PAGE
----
This is a bit about what constitutes a ‘theory’ of creativity. It was part of the introduction to my new book Creativity, but it seemed a bit unnecessary and slowed things down there. So I deleted it, but I’m not very good at deleting things entirely, so I parked it here instead.
Is this the way to the creativity theory?
I teach whole courses about creativity at a university, and at the end I get student evaluations, where they say what they thought of it. I’m always interested, and of course I like to get nice feedback, but sometimes there’s someone who says that they were expecting to study more ‘creativity theory’. They were disappointed by the lack of it. Because we only spent the last 12 weeks, three hours a week plus homework, talking about creativity and doing some creativity so we could talk more about this creativity.
It would be good to be a very balanced human being who is always grateful for feedback. But this is upsetting. I think I know what they want, and it’s something I’m deliberately not doing, and I’m annoyed that they wanted it because I think it’s inappropriate, and also boring, and I had given them a carefully-crafted alternative. What I think they must be wanting is those very dry psychology articles, written as if to an audience who have never heard of creativity and find it suspicious, providing some graphs and statistics about a study of which conditions led some people to exhibit the appearance of creativity. I’ve grumbled about those, above and below, and that’s not really the point here, except to note that that’s not creativity theory. Not really. If it’s anything, it’s creativity description.
Think about what theory is. Theory offers an overarching kind of explanation of what’s really going on, tending to reveal a surprising story that connects some dots and provides new and meaningful insight. So, one thing is, not everything lends itself to theory. I really like birds. Birds can look beautiful, and we can learn interesting facts about their behaviour, and nesting patterns, and the science of bird flight is a knockout. Many whole books have been written about birds. That’s not ‘bird theory’ though. If you were demanding bird theory, what could it possibly be? I can’t really think of anything, unless it was a kind of bird conspiracy theory which suggested that our feathered friends were merely in Phase One of a long-term plan to wipe out the humans and take their rightful place as the rulers of all dominion. Well, maybe. But not everything has to have a theory.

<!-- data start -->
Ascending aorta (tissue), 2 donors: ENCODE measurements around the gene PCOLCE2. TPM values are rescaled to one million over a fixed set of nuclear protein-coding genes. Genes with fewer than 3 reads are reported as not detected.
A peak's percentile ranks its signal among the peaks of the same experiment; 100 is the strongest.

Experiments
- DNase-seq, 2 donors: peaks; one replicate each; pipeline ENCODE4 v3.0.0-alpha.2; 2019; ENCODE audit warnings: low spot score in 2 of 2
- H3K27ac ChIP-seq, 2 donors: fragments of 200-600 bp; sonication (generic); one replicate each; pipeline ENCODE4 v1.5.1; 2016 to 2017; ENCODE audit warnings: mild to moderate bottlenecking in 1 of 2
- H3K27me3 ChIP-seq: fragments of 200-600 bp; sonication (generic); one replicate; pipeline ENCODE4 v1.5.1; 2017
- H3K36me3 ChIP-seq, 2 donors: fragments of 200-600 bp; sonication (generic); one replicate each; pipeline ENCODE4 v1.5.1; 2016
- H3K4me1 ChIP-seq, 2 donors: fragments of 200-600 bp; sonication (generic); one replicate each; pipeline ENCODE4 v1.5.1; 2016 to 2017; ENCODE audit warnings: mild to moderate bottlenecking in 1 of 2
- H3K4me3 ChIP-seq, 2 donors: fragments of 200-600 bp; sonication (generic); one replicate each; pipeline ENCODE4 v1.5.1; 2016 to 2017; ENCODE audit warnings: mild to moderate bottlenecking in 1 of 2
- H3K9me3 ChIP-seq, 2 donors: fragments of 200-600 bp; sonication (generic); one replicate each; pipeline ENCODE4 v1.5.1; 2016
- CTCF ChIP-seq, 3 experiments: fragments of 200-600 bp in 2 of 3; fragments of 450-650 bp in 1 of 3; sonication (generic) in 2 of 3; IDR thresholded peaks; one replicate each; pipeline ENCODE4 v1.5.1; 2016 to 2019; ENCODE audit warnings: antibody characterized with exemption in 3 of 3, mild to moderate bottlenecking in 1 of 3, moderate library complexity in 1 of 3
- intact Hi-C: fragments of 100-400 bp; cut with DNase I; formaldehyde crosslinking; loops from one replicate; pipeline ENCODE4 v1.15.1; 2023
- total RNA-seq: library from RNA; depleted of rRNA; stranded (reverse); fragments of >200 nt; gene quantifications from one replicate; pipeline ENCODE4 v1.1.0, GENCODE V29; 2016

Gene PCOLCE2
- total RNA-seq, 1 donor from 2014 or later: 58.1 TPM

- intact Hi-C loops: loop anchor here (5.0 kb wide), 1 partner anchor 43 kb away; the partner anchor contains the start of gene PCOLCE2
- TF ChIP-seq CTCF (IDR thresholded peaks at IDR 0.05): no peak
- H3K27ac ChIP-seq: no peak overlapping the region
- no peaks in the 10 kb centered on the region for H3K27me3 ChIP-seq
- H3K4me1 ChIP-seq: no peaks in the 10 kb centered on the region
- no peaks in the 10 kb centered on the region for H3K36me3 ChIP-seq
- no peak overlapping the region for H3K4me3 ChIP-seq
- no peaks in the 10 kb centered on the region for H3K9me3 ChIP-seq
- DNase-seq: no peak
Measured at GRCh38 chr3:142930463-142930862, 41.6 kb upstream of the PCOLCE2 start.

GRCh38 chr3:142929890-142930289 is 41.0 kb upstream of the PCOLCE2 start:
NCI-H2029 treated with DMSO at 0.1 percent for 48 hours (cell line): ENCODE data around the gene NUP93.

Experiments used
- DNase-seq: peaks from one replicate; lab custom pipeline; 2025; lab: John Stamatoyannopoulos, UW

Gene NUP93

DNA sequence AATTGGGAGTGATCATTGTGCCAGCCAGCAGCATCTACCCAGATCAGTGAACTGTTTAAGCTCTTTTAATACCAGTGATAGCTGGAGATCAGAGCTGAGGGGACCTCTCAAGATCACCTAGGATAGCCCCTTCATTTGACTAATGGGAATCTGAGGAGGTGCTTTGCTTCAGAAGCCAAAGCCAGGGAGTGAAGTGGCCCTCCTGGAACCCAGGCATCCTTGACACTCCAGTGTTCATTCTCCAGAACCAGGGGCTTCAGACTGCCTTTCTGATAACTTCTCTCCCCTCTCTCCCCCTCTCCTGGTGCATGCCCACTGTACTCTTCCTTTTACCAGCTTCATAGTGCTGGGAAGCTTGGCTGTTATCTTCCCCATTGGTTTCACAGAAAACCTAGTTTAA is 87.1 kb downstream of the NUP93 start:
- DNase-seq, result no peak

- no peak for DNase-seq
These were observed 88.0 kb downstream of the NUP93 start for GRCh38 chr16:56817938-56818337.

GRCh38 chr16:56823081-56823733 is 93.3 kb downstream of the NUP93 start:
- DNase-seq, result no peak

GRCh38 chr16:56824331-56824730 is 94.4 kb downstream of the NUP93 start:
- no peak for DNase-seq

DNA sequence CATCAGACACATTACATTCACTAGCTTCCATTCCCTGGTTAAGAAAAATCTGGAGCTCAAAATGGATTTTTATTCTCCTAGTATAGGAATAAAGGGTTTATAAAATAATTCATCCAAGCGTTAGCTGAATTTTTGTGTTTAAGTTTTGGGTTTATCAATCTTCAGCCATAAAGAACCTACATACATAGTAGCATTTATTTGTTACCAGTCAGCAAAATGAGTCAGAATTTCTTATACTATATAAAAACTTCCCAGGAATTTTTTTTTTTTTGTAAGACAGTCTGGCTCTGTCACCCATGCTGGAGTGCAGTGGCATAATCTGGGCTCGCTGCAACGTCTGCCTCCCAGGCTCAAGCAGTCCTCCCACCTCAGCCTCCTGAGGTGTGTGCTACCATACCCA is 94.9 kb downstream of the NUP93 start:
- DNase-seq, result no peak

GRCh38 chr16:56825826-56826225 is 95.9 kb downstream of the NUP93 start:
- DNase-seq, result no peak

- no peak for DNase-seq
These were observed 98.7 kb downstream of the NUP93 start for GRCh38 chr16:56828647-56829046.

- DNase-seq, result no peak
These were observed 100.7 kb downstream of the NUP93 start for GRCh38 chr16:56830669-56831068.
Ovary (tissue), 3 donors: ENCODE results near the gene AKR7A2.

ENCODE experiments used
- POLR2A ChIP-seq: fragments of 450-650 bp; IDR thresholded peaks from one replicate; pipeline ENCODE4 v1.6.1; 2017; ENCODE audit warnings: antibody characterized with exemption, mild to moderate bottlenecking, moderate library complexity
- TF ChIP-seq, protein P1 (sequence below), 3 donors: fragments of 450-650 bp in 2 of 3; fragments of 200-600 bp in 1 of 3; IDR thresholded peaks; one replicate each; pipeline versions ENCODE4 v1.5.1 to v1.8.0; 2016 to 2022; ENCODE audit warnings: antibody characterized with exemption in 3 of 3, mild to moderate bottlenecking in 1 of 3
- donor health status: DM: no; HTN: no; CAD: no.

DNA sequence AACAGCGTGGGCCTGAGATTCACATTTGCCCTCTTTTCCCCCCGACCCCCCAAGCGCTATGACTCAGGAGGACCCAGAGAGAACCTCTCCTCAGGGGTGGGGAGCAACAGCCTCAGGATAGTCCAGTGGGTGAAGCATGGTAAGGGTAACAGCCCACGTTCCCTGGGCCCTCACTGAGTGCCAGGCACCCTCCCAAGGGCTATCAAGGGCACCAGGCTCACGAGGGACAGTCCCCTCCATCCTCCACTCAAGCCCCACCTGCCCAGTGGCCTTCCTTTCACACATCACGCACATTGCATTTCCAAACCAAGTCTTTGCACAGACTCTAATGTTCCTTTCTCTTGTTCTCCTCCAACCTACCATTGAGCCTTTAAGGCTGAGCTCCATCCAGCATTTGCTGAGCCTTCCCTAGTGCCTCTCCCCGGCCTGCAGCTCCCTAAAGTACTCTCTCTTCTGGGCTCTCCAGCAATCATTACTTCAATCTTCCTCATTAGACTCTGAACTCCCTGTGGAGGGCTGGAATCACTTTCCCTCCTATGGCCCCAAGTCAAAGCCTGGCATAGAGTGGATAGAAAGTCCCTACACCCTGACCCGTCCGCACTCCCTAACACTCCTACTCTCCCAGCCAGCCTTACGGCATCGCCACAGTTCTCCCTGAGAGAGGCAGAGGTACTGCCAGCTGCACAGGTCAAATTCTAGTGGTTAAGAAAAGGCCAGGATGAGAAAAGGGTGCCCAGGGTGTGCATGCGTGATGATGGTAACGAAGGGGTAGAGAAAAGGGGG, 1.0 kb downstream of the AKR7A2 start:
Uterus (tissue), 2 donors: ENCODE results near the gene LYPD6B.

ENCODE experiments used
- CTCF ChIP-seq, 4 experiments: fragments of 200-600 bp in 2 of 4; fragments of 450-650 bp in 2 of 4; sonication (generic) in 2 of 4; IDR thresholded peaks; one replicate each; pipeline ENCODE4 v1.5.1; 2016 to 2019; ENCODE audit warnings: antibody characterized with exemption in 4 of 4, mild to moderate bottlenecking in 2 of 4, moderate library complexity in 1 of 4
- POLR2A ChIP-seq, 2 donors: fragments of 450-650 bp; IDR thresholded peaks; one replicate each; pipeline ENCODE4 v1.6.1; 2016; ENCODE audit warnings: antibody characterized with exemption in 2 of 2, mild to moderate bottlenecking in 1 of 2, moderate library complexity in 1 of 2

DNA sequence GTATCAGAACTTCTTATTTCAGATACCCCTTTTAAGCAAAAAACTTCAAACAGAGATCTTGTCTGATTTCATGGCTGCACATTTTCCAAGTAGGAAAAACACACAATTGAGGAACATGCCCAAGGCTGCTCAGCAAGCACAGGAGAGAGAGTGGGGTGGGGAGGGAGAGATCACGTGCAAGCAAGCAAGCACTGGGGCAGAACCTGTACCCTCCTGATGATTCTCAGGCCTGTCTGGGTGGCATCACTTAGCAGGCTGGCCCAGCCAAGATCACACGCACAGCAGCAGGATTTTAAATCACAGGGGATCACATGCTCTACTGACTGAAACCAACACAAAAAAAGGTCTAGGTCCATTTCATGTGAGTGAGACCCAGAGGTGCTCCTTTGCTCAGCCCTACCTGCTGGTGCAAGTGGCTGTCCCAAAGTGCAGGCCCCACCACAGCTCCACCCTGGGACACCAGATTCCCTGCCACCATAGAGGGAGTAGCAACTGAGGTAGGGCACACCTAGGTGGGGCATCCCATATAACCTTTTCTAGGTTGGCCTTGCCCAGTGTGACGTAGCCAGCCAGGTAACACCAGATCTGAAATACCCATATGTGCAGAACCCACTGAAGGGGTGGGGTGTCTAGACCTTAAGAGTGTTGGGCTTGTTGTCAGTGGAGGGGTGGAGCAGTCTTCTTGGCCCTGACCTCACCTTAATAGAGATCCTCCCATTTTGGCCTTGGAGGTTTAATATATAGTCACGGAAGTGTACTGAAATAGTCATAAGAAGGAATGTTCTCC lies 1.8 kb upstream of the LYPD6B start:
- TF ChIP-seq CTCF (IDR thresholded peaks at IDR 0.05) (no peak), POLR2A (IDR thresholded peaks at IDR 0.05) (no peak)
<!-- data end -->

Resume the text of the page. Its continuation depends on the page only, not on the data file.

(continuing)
When you first learn some things about art, you meet someone who says they’ve studied ‘colour theory’ and that sounds amazing, just because it’s called ‘colour theory’. You think, woah, what could that possibly be?! And the stuff they call colour theory is really interesting – about how different colours work together, although different colours have different cultural resonances, and so on – it’s all good stuff. It’s not actually theory, though. It’s the description of interesting details, which is fine and good – interesting details are interesting! Not theory, though.
So when it comes to the theory of creativity – what are the available candidates for what this would potentially look like? Well first, there’s the question of why humans make things, and what this creativity means in our lives and in human societies. That’s interesting, I think – it’s the human yearning for connection through making something that includes some imprint of ourselves. That’s what my previous book Making is Connecting is about. It’s an excellent sociological topic. It doesn’t make you more creative, though – that’s not really the point – though it might give you some clues.
Second, a ‘creativity theory’ might offer all the secrets of how you can be most creative in your life – an authoritative list of the optimum times and methods for creativity. That would be pretty phony though, because everybody is different, everyone has to find their own preferred approaches – maybe more than one – and a list of top tips isn’t a theory anyway. There’s no revelatory explanatory power to it, no deeper understanding that comes from it.
So the third option is probably what I’m trying in this book. I don’t need to call it a ‘theory’, myself, and I don’t know if it qualifies. But it’s about finding ways to think about doing creativity which will help with the actual doing, as I said. A practice-based approach to practice, based in the experiences of creative people doing creativity. If a theory shows us the hidden story of ‘what’s really going on’, this approach shows us that there’s so much more to creativity than just a magical impulse.
Having said all that, this book is full of all the ideas around creativity that I find useful. Ideas might be more commonplace than theories. But ideas can be stirring and inspiring and suggestive, and you can’t ask for much more than that.